What is the workflow for contributing to an open source git repository?

I have to admit I’ve never contributed to an open source project because I do not understand the workflow. I’ve looked around many times at the git documentation but found it too hard.

I have made pull requests to private repositories for my client using a front-end like Team Foundation Server (TFS) or Visual Studio Team Services (was Visual Studio Online) for git repositories. I can also easily work alone on git repositories using the git commandline because that workflow is simple. But I would like to learn the git workflow using its commandline to contribute to open source projects.

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  • I read the following articles from the github documentation. I think I kind of know the workflow but I am not sure and I am scared to try it out on someone else’s project.

    1. Fork a Repo
    2. Syncing a fork
    3. About pull requests
    4. About collaborative development models
    5. Creating a pull request from a fork
    6. Creating a pull request

    What I really need is for someone to simplify the steps in a few, easy to understand bullet points.

    From my research so far, here is what I understand.

    Let us assume we want to contribute to an imaginary project named Boo Boo, the owner of which is named Baabaa. Let us assume that I, the person who wants to contribute to Boo Boo, have a github account at https://www.github.com/Water-Cooler-v2/

    Below are the steps I know the workflow till. After these steps, I don’t quite know what to do.

    1. First I fork Boo Boo from https://www.github.com/Baabaa/Boo-Boo into my own github account. Now, I have my own Boo Boo fork at https://www.github.com/Water-Cooler-v2/Boo-Boo.

    2. Then, I clone my own Boo Boo into a folder on my computer like so:

      MrWaterCooler@WatersComputer MINGW64 /c/WaterCooler/MyFolder/
      $ git clone https://www.github.com/Water-Cooler-v2/Boo-Boo.git

      This links my local copy of the repository in the folder MyFolder/Boo-Boo with the remote named origin that points to my own fork, i.e. at https://www.github.com/Water-Cooler-v2/Boo-Boo.git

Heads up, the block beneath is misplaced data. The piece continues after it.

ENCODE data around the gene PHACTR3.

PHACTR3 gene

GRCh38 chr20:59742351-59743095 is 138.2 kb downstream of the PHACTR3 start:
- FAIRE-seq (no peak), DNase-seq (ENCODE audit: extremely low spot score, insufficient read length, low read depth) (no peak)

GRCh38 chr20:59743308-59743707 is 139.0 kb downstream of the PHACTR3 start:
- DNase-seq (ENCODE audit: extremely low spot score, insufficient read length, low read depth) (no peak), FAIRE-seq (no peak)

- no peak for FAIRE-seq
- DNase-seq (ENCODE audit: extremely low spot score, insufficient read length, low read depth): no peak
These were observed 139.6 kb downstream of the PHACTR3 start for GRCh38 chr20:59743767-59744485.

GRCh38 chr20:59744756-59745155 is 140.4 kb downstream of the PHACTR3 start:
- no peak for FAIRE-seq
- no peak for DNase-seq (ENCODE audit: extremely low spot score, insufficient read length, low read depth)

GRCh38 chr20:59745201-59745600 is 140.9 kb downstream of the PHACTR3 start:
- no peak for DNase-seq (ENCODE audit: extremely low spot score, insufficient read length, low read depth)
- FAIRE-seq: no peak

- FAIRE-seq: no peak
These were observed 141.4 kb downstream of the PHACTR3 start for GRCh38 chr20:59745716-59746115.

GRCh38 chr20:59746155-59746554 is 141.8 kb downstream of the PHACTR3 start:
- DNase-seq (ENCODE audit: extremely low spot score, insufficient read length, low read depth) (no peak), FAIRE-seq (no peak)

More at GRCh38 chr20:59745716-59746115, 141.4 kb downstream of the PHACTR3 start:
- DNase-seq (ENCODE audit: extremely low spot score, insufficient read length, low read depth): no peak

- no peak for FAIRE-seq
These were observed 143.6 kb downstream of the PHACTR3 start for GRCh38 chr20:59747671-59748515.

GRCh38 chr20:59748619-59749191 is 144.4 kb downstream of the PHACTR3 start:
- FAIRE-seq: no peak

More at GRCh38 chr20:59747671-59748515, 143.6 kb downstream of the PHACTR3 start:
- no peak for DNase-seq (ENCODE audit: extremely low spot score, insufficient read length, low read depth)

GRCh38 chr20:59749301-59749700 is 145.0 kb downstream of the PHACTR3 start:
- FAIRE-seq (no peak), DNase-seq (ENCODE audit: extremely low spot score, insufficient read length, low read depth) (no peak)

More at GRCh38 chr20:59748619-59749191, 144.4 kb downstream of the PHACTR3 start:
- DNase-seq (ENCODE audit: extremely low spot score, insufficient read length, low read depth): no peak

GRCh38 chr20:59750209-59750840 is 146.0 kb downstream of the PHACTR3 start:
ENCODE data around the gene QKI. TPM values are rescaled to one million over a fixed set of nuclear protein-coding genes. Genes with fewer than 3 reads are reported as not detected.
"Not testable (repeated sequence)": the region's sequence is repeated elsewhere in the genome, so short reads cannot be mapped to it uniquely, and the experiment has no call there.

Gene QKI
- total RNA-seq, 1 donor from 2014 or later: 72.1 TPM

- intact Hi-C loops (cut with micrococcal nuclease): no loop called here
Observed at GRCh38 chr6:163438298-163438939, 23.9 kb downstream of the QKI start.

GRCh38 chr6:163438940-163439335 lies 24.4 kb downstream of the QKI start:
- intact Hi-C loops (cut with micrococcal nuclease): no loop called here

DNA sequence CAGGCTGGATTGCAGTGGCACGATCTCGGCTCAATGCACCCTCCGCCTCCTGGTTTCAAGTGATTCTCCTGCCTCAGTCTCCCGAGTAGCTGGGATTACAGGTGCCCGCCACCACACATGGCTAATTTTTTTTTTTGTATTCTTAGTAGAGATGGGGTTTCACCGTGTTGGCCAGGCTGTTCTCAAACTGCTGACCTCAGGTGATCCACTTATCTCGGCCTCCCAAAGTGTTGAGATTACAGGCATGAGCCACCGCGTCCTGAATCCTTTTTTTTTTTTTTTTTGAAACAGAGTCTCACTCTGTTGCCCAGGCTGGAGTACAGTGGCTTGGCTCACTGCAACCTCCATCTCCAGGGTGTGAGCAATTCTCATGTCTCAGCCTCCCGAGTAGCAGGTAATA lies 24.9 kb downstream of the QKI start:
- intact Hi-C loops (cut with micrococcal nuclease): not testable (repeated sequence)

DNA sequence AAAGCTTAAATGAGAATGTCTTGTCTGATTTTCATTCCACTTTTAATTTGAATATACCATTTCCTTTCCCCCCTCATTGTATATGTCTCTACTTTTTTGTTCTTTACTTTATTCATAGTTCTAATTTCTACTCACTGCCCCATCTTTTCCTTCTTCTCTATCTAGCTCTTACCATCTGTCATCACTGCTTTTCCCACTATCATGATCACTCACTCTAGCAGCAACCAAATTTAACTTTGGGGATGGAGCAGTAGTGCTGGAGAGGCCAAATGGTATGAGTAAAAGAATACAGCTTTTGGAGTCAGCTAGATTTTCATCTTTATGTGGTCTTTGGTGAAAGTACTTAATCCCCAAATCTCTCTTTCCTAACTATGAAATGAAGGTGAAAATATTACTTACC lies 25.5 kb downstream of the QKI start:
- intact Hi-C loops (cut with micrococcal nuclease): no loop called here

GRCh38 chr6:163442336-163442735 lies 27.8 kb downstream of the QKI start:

3. Then, I link my local repository in Myfolder/Boo-Boo with Baabaa‘s remote repository also. I do this by copying the url of Baabaa‘s repository and typing:

      MrWaterCooler@WatersComputer MINGW64 /c/WaterCooler/MyFolder/Boo-Boo
      $ git remote add upstream https://www.github.com/Baabaa/Boo-Boo.git

    4. Next, I verify that the new remote named upstream has been linked to:

      MrWaterCooler@WatersComputer MINGW64 /c/WaterCooler/MyFolder/Boo-Boo
      $ git remote --v

    5. Next, I fetch all the branches from the remote upstream into my local repository in my computer by typing:

      MrWaterCooler@WatersComputer MINGW64 /c/WaterCooler/MyFolder/Boo-Boo
      $ git fetch upstream/master

    6. Now, I checkout my local master branch, which would anyway be checked out by default, but I’ll check it out anyway just to be sure:

      MrWaterCooler@WatersComputer MINGW64 /c/WaterCooler/MyFolder/Boo-Boo
      $ git checkout master

    7. Then, I’ll make some changes to the files in my local repository. In this case, I’ll edit an existing file (not shown below because that doesn’t use any git commands), and I’ll add a new file named MyNewFile.txt.

      MrWaterCooler@WatersComputer MINGW64 /c/WaterCooler/MyFolder/Boo-Boo
      $ touch MyNewFile.txt

    8. Now, I’ll merge the upstream/master branch into my own master branch.

      MrWaterCooler@WatersComputer MINGW64 /c/WaterCooler/MyFolder/Boo-Boo
      $ git merge upstream/master

    And then, now is the step I am not so clear about. Do I push? To where? My own fork (remote origin master) or Baabaa‘s Boo-Boo (remote upstream master)?

    Or, do I create a pull request?

    Could you please validate the workflow for the first 8 steps listed above, and then complete it?

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  • 2 Solutions collect form web for “What is the workflow for contributing to an open source git repository?”

    You just fork the repo, clone it to your local machine, optionally create a branch and do your changes. It really doesn’t matter how you work locally or in your own repo. You don’t have to use GitFlow. You can do Trunk-based development or whatever works for you. When you are done, you push it to your own repo. Then go to GitHub and open a PR against the original repo. That’s all there is to it.

    Regarding adding the original as a remote: the main reason to add the original repo as a remote is when you intend to update your fork with changes from the original repo (merging, rebasing, cherry-picking, etc). If you just intend to do a one-shot contribution to the original, like fixing some bug, it’s usually not necessary to have the remote. It makes sense to add it for long term contributions though.

    Your workflow is correct.

    • Always create your own branch on your fork and push that to origin. Creating the branch helps the maintainer when reviewing your branch.

    • Once your changes are pushed, go to original repo and there should be a button at the top of the page prompting you to create the Pull Request.

    Typically, the most challenging part of contributing to open source projects is finding where to start. To help with this problem, there are two sites to help find projects with nice jump issues.


    Git Baby is a git and github fan, let's start git clone.